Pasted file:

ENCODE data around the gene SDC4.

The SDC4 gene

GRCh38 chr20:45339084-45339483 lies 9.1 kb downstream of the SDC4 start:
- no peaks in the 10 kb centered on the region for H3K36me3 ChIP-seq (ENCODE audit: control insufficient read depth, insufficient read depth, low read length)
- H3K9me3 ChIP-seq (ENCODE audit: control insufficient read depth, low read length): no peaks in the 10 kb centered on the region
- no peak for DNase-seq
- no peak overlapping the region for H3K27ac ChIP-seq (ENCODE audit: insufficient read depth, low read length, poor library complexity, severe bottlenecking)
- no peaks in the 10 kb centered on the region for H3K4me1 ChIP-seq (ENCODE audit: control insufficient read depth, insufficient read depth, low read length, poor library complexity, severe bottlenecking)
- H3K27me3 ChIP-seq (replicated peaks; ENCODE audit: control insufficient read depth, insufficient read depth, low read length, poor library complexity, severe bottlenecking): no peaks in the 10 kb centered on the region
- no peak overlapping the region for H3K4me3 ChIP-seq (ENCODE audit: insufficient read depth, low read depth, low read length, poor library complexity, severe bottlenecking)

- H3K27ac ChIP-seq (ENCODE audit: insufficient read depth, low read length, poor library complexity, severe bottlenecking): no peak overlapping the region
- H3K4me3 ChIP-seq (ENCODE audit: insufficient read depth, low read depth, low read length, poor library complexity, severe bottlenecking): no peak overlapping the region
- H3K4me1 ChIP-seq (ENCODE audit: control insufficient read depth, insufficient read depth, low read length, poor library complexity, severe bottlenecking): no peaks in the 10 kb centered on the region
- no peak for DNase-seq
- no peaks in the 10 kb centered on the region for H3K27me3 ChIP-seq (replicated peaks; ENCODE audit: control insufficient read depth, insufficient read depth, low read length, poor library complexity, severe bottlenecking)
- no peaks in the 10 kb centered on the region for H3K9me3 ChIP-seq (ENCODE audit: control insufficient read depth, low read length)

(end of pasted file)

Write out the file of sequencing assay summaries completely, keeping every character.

ENCODE data around the gene SDC4.

The SDC4 gene

GRCh38 chr20:45339084-45339483 lies 9.1 kb downstream of the SDC4 start:
- no peaks in the 10 kb centered on the region for H3K36me3 ChIP-seq (ENCODE audit: control insufficient read depth, insufficient read depth, low read length)
- H3K9me3 ChIP-seq (ENCODE audit: control insufficient read depth, low read length): no peaks in the 10 kb centered on the region
- no peak for DNase-seq
- no peak overlapping the region for H3K27ac ChIP-seq (ENCODE audit: insufficient read depth, low read length, poor library complexity, severe bottlenecking)
- no peaks in the 10 kb centered on the region for H3K4me1 ChIP-seq (ENCODE audit: control insufficient read depth, insufficient read depth, low read length, poor library complexity, severe bottlenecking)
- H3K27me3 ChIP-seq (replicated peaks; ENCODE audit: control insufficient read depth, insufficient read depth, low read length, poor library complexity, severe bottlenecking): no peaks in the 10 kb centered on the region
- no peak overlapping the region for H3K4me3 ChIP-seq (ENCODE audit: insufficient read depth, low read depth, low read length, poor library complexity, severe bottlenecking)

- H3K27ac ChIP-seq (ENCODE audit: insufficient read depth, low read length, poor library complexity, severe bottlenecking): no peak overlapping the region
- H3K4me3 ChIP-seq (ENCODE audit: insufficient read depth, low read depth, low read length, poor library complexity, severe bottlenecking): no peak overlapping the region
- H3K4me1 ChIP-seq (ENCODE audit: control insufficient read depth, insufficient read depth, low read length, poor library complexity, severe bottlenecking): no peaks in the 10 kb centered on the region
- no peak for DNase-seq
- no peaks in the 10 kb centered on the region for H3K27me3 ChIP-seq (replicated peaks; ENCODE audit: control insufficient read depth, insufficient read depth, low read length, poor library complexity, severe bottlenecking)
- no peaks in the 10 kb centered on the region for H3K9me3 ChIP-seq (ENCODE audit: control insufficient read depth, low read length)